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Agent Zimmerman

Bob Dylan? A CIA spy? Wait . . . now it all makes sense. (Or as much sense as his lyrics make, anyway.)
By JAMES PARKER  |  November 20, 2007


The unnamable: Todd Haynes’s not-Dylan movie. By Jon Garelick

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Covering Dylan: From Newport to I'm Not There. By Charles Taylor

Agent Zimmerman: Bob Dylan? A CIA spy? Wait . . . now it all makes sense. (Or as much sense as his lyrics make, anyway.) By James Parker

I had just removed his hand — gently, I hope — from my knee when the man in the off-white linen suit told me that he was the one who recruited Bob Dylan into the CIA. The bar was desolate but warm: outside was a Chicago winter like a bear roaming the streets. I’d come to town to interview a garbage man/mobster, and it had not gone well. In fact, I was terrified. So now, with my new buddy beside me, I was drinking like a brain surgeon in the middle of a nervous breakdown.

“The CIA?” I said. “Well, that’s interesting.” I took a swallow of Jameson. “That might even be, you know, sensational.”

His large eyes, glossy with the effects of the four Long Island Iced Teas I had watched him consume, searched mine. It was a long search, to the point where I wondered if perhaps he had simply fallen asleep with his eyes open, like certain gifted tribesmen of the Amazonian basin.

“Your unreflective skepticism,” he said at last, with the ponderous dignity of the totally tanked, “is a tribute to the most daring masquerade of our times.”

“You mean — ,” I began, but was silenced by the raising of a pink, ringed hand.

“Bob Dylan was a spy,” he announced. “A very great spy. And I was his spymaster!” Now he was glaring at me in a kind of rude nostalgic triumph.

The bartender, who’d been stacking glasses, sighed heavily. Like it or not, this story was going to get told.

“Please,” I said. “Go on.”

“How can I convey,” said the man in the bar, relaxing now, “to one as cherubically unlined as yourself, the great anxiety of the 1950s?” The creases in his jacket exhaled a complex, blossomy booze-and-cologne aroma — comforting, in its way. “Above us was the white crack of infinity. The Bomb. Annihilation! But beneath us the ground was shifting, too. Beatniks, Communists, sodomites.”


“Bongo-players,” he continued. “Philosophers, nudists, tap dancers, Jesus freaks, red-wine drinkers. We in the Company had our eye on all of them. We knew better than they the strength of their contempt for society. But from where, precisely, would the threat to order come? From the existentialists, or from the vegetarians? Our great dread was that these various distracted factions would eventually . . .” (And here he had a small, fragrant coughing fit.) “. . . would eventually coalesce and form a movement.”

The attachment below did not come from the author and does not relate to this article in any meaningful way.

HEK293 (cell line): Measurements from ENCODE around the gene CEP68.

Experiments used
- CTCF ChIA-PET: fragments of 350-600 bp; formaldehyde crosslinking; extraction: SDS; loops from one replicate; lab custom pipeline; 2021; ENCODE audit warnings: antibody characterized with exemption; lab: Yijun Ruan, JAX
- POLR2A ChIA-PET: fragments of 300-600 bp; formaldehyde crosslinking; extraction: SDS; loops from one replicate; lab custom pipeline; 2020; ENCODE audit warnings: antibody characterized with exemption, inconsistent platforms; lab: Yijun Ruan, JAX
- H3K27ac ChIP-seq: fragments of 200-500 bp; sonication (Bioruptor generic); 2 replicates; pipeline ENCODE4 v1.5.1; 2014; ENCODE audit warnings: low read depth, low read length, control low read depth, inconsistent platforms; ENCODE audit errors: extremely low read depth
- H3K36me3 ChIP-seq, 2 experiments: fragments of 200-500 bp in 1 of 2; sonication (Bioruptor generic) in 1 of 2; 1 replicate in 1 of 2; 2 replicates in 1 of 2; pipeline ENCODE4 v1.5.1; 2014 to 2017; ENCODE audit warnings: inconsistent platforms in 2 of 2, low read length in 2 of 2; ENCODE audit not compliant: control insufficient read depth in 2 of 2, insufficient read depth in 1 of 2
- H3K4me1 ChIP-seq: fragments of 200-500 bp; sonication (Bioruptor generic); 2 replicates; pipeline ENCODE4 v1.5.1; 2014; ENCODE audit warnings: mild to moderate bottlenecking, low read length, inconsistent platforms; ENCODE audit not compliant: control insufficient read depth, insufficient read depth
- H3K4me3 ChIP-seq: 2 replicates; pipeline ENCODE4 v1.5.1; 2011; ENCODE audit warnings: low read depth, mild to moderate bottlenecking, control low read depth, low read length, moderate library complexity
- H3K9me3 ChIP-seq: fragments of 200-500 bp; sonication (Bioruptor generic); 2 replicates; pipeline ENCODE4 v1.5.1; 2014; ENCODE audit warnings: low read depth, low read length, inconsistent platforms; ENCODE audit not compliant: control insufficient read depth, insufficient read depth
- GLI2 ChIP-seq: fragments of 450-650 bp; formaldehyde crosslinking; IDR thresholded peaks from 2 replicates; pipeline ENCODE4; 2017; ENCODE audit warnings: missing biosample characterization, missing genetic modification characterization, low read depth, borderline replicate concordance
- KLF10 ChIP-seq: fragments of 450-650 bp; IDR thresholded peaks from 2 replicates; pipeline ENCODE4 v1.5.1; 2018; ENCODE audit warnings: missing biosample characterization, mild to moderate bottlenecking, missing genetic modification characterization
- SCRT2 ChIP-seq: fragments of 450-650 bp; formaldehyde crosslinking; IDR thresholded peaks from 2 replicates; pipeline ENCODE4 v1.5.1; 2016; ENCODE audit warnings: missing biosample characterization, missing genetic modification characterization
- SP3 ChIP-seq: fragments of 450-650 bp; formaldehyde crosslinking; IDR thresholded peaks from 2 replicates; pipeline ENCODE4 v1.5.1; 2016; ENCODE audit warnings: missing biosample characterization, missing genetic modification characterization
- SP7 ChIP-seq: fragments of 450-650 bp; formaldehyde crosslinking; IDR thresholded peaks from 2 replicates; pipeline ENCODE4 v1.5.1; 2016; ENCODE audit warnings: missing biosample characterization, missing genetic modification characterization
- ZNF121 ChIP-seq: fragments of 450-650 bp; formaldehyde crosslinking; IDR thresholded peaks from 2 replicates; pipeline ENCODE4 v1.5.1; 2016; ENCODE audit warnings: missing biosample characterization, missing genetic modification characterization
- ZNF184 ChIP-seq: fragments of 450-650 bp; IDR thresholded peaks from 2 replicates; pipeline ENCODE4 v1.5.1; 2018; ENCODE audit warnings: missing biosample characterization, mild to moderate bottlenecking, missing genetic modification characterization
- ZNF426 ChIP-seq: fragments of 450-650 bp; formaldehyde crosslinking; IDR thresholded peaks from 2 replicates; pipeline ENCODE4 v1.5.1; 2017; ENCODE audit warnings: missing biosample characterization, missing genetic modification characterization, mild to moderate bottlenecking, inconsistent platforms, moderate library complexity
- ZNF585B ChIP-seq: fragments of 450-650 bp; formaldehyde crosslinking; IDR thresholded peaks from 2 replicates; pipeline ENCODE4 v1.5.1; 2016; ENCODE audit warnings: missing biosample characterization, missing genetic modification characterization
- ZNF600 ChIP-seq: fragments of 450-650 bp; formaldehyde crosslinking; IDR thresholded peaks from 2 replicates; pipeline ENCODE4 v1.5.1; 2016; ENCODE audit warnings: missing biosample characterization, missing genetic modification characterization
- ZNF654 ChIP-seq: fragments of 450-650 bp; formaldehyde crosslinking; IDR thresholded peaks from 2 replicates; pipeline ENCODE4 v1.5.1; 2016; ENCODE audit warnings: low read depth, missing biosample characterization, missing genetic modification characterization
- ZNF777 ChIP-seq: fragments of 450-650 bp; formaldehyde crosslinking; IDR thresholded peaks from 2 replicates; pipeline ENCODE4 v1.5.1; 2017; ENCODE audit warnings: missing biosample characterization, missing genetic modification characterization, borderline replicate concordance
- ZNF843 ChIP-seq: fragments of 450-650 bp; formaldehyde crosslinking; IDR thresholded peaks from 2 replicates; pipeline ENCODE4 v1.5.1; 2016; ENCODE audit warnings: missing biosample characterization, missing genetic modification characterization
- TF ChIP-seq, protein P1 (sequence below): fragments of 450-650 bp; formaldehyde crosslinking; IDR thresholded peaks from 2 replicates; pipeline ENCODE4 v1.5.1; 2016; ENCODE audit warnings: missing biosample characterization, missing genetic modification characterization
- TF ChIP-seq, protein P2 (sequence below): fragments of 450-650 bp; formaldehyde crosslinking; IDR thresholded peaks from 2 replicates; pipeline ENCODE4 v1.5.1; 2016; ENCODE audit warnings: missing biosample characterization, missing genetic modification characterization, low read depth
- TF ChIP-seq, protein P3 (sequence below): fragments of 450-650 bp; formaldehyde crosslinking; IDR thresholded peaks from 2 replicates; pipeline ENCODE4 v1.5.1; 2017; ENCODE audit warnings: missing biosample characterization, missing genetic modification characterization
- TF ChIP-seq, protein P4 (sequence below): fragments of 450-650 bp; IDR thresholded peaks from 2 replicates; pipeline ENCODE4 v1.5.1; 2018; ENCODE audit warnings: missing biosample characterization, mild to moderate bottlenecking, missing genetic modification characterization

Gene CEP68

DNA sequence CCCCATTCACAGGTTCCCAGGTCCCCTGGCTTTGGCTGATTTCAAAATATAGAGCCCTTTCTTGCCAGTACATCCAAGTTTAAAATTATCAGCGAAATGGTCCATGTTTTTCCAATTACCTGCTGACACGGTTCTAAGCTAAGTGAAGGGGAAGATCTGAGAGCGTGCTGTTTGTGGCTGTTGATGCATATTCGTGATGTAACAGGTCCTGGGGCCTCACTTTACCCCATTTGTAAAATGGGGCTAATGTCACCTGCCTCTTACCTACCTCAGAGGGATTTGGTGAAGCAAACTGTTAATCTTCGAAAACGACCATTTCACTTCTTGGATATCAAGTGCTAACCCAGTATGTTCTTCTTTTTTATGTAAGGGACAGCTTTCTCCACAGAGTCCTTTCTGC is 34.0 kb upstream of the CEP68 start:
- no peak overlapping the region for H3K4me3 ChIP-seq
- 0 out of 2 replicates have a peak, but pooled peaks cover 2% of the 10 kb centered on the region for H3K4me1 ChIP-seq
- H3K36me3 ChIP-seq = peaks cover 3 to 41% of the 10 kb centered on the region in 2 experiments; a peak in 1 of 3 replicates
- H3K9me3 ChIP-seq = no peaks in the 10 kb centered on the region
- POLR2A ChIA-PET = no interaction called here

He ignored my sarcasm. “So we decided to find their leaders before they did. Simple enough. We penetrated them. We went into their stinking smoke-filled coffeehouses and their rank little nightclubs. We endured their revolutionary sing-alongs and their tambourines and all that ‘Go, man, go!’ crap. Christ, I don’t know how many times I heard Ginsberg read Howl. We went in heavy. Saturation. By 1958, I’d say the ratio of undercover Company men to genuine bohemians in Greenwich Village was about two to one.”

“But . . . wasn’t this sort of FBI territory?” I ventured. “Domestic surveillance and such?”

“FBI!” He snorted unpleasantly. “Would a G-man learn how to play the dulcimer? Take classes in the dulcimer, for six months? Deirdre!” He hailed the reluctant bartender. “Deirdre! Another Long Island Iced Tea, if you would. Thank you, sweetie.”

“Dulcimer classes?”

“You bet your ass. I was in a medieval folk trio called Tyme Out of Mynde. Tyme Out of Mynde, with y’s where the i’s should be! That’s sacrifice, pal. That’s doing your duty. But you know, when I first saw Zimmerman in the Cafe Wha?, right there things began to get wonderful.”

“He was — ”

“Oh, he was a graceless little monkey then, of course. Tobacco-stained fingers, chubby cheeks, no manners at all. And that voice! Like Woody Guthrie left out in the rain for a week. And such silly-billy music he made at first, all about being an old boxcar-jumper with holes in your hat. So derivative, so false! But, you see, that was the whole point.”

Now I was interested. “What was the whole point?”

“He had no identity! None! Just this greedy, untethered intellect slipping about in the realm of myth and symbol. Like a dreamer, but wide awake. I couldn’t have imagined better conditions for the creation of a first-class artistic spy. Can you see the magic of it? He wanted an identity, and I had one ready for him! He would be the bard, the Pied Piper. He would take all of this shambling, up-all-night disaffection, this shapeless totality of kooks and bums and hedonists, and lead it right into the river. Ha!” He slapped the surface of the bar, and I nearly fell off my stool. “So I put him on the payroll.”

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  Topics: Music Features , Bob Dylan , Central Intelligence Agency , Todd Haynes ,  More more >
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Agent Zimmerman
Christ, have mercy. If Bob Dylan is CIA, then of course Crosby Stills Nash & Young is an FBI unit ready to get...YOU!
By N. Page on 11/26/2007 at 9:40:39
Agent Zimmerman
very clever. i know whereof i speak. two of three sons concur. not many case officers have off-white linen suits these days; should not be difficult to track this one down. source/author to be commended. will there be a follow up contact?
By hkalk on 11/26/2007 at 11:12:02

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